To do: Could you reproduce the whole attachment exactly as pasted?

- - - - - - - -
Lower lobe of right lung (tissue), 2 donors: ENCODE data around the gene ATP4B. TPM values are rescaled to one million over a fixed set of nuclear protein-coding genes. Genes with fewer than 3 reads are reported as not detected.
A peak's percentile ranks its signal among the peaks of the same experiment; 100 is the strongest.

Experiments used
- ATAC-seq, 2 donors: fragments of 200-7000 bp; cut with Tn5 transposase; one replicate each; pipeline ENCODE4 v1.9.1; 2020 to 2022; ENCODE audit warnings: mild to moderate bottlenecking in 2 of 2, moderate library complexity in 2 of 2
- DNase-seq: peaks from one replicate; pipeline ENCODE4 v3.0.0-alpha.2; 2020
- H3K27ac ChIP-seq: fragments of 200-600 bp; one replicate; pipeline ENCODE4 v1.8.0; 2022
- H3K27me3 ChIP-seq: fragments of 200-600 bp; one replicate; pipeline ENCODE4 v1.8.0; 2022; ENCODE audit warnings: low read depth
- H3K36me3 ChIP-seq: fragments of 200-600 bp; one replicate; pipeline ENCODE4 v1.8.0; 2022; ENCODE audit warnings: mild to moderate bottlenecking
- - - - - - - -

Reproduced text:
Lower lobe of right lung (tissue), 2 donors: ENCODE data around the gene ATP4B. TPM values are rescaled to one million over a fixed set of nuclear protein-coding genes. Genes with fewer than 3 reads are reported as not detected.
A peak's percentile ranks its signal among the peaks of the same experiment; 100 is the strongest.

Experiments used
- ATAC-seq, 2 donors: fragments of 200-7000 bp; cut with Tn5 transposase; one replicate each; pipeline ENCODE4 v1.9.1; 2020 to 2022; ENCODE audit warnings: mild to moderate bottlenecking in 2 of 2, moderate library complexity in 2 of 2
- DNase-seq: peaks from one replicate; pipeline ENCODE4 v3.0.0-alpha.2; 2020
- H3K27ac ChIP-seq: fragments of 200-600 bp; one replicate; pipeline ENCODE4 v1.8.0; 2022
- H3K27me3 ChIP-seq: fragments of 200-600 bp; one replicate; pipeline ENCODE4 v1.8.0; 2022; ENCODE audit warnings: low read depth
- H3K36me3 ChIP-seq: fragments of 200-600 bp; one replicate; pipeline ENCODE4 v1.8.0; 2022; ENCODE audit warnings: mild to moderate bottlenecking